FIG. 9-d shows temperature sensor 5 mounted on the instrument body to measure the fluid temperature and is connected to the control unit via cable 8. FIG. 9-e shows a perspective view of an integrally formed instrument proper 1. The position of a short fixed shaft in the measurement chamber is shown. FIG. 9-f shows in perspective the manner wherein the short fixed shafts are formed integral to the cover 3. FIG. 9-g shows a side view of the cover 3, FIG. 9-h shows the inside of cover 3, and FIG. 9-i shows a perspective view of cover 3.

FIGS. 9j, k and l show views of another embodiment of a cover 3 provided with a packing section in the measurement chamber.

FIG. 10-a is a sectional view of a casing body 1 and a cover 3 having shaft or bearing holes 92. Short shafts 41, 41' on both ends formed integral with the rotors 4, 4' fit into the shaft holes or bearings 92.

FIG. 10-b shows a side view of the cover 3 provided with the bearings 2 in FIG. 10-a.

FIG. 10-c shows a side view of a cover 3 provided with coneshaped bearings 94 having spiral grooves.

FIG. 10-d shows a side view of a cover 3 provided with a packing section in the measurement chamber.

FIG. 10-e shows the inside of cover 3 of FIG. 10-b.

FIG. 10-f shows the inside of the cover of FIG. 10-d.

FIG. 11 shows a sectional view of an embodiment accommodating a combination of a casing comprising an integral formed body 1 provided with fixed shafts 9, 9' in the measurement chamber and rotors 4, 4' having bearings 42 and short shafts 41, respectively integral therewith.

FIG. 12 shows a sectional view of an embodiment wherein metal shafts or ceramic shafts 91 are fixed on the measurement chamber side of a casing body 1 and cover 3.

FIG. 13-a shows a sectional view of structure wherein long fixed shafts 9, 9' formed integral with a cover 3. The ends of the shafts 9 fit into engaging parts on the measurement chamber of a casing 1.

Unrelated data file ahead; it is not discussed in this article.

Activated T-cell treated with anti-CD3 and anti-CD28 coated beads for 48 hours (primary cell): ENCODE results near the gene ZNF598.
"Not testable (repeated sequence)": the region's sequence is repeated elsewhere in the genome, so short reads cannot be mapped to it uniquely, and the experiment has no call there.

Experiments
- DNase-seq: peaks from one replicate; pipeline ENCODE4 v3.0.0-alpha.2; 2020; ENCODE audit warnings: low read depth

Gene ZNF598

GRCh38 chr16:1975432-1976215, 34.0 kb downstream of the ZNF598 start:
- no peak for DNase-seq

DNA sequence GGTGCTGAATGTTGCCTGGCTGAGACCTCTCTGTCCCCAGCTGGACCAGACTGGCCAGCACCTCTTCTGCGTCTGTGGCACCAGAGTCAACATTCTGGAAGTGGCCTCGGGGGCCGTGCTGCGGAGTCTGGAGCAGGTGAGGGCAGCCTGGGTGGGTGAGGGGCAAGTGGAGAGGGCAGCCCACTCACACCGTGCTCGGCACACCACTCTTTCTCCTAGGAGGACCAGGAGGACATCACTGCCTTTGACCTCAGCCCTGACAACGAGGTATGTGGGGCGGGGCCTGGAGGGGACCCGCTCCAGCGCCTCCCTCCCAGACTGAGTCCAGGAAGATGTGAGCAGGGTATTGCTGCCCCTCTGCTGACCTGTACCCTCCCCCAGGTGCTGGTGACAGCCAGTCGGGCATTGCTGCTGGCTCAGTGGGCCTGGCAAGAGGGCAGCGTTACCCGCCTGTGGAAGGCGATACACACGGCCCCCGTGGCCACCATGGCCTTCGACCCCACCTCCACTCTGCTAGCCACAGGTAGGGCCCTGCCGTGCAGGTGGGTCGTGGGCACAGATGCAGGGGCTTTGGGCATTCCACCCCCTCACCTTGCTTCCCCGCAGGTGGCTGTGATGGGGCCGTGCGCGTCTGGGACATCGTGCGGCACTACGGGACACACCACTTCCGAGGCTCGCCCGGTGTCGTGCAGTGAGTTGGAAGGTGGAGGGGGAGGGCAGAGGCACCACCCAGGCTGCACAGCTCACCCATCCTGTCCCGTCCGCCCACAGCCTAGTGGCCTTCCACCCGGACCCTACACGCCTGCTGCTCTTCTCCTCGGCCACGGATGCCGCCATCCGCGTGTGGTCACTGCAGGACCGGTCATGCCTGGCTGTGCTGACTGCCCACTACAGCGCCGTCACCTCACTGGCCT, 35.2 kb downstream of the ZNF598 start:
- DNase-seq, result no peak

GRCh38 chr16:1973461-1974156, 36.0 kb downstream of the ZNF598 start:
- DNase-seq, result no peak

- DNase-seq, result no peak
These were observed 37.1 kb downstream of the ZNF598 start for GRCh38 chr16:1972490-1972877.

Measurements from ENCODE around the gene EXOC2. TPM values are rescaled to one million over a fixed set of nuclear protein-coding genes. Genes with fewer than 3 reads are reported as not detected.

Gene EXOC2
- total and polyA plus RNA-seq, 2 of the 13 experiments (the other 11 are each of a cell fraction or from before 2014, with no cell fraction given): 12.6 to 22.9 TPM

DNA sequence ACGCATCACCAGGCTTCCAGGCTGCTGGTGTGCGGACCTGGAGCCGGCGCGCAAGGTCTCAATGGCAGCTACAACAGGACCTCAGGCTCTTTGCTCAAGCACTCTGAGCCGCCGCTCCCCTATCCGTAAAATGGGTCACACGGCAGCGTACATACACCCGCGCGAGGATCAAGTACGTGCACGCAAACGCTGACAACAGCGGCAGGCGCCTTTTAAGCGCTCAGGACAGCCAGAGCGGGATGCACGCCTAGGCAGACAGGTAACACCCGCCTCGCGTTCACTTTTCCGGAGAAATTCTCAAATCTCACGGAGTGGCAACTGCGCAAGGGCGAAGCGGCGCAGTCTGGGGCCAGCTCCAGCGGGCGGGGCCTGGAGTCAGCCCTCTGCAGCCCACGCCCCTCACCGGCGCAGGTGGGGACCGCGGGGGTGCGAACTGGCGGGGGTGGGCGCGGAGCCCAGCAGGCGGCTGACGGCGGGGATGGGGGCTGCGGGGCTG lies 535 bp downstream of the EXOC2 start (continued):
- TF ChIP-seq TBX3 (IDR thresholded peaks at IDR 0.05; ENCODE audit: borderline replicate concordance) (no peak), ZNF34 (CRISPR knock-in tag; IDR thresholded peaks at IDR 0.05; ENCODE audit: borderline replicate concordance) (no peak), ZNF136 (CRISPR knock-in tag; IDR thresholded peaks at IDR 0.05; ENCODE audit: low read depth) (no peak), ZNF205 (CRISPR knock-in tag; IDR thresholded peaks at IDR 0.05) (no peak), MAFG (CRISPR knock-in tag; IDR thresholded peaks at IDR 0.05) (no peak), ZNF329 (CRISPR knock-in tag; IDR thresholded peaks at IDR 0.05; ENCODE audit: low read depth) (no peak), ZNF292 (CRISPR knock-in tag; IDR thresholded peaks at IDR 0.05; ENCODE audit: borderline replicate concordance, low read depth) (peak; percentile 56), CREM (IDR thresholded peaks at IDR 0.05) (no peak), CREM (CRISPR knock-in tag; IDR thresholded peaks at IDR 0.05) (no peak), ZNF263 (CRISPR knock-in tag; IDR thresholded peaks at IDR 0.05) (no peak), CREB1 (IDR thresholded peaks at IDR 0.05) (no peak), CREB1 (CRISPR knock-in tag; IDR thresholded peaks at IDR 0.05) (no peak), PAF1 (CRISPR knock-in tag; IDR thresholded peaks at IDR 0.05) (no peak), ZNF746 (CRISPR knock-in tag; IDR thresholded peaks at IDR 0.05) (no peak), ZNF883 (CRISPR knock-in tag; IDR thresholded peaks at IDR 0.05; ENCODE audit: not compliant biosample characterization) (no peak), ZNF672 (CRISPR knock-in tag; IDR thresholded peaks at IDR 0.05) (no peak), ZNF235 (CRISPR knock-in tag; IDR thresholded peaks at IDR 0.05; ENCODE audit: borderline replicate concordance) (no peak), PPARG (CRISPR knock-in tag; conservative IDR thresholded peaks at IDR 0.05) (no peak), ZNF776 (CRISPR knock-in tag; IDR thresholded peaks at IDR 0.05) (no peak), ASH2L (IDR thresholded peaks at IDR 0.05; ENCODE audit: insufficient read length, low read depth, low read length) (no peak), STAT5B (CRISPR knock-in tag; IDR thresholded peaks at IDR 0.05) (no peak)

FIG. 13-b shows a side view of an embodiment wherein long shafts 9, 9' are formed integral with a cover 3. FIG. 13-c shows a side view of a cover 3 formed integral with long shafts with packing sections in the measurement chamber. FIG. 13-d shows a perspective view for FIG. 13-c. FIG. 13-e shows a perspective view of a cover 3 formed integral with long shafts and having a flange. FIG. 13-f is a perspective view of a cover 3 formed integral with long shafts and provided with packing sections. FIG. 13-g is a sectional view of a cover formed integral with a long shaft 9 and short shaft 9' having an open area for packing in the packing section of a casing body. FIG. 13-h shows in perspective the inside condition of a casing formed integral with long shafts 9, 9'.

FIG. 14-a shows in elevation a flowmeter with a indicator section, FIG. 14-b shows a side view thereof, FIG. 14-c a rear view thereof, and FIG. 14-d a sectional view taken along line C--C in FIG. 14-b. A location to be installed with a thermo sensor 7 is shown.

FIG. 14-e is a perspective view for showing the inside of a casing wherein short shafts 9, 9' are provided in the measurement chamber of a body 1.

FIG. 14-f is a perspective view for showing a casing formed integral with long fixed shafts 9, 9' which are secured in the measurement chamber of meter body 1. FIG. 14-g shows in elevation the cover 3 in FIG. 14-a to FIG. 14-e and FIG. 14-h shows the rear side of the cover of FIG. 14-g. FIG. 14-i shows a side view of the cover 3 of the embodiment shown in FIG. 14-a to FIG. 14-c and FIG. 14-e, and provided with conical short fixed shafts 93. FIG. 14-j shows a cover 3 formed integral with cylindrical short fixed shafts similar to the one in FIG. 14-i.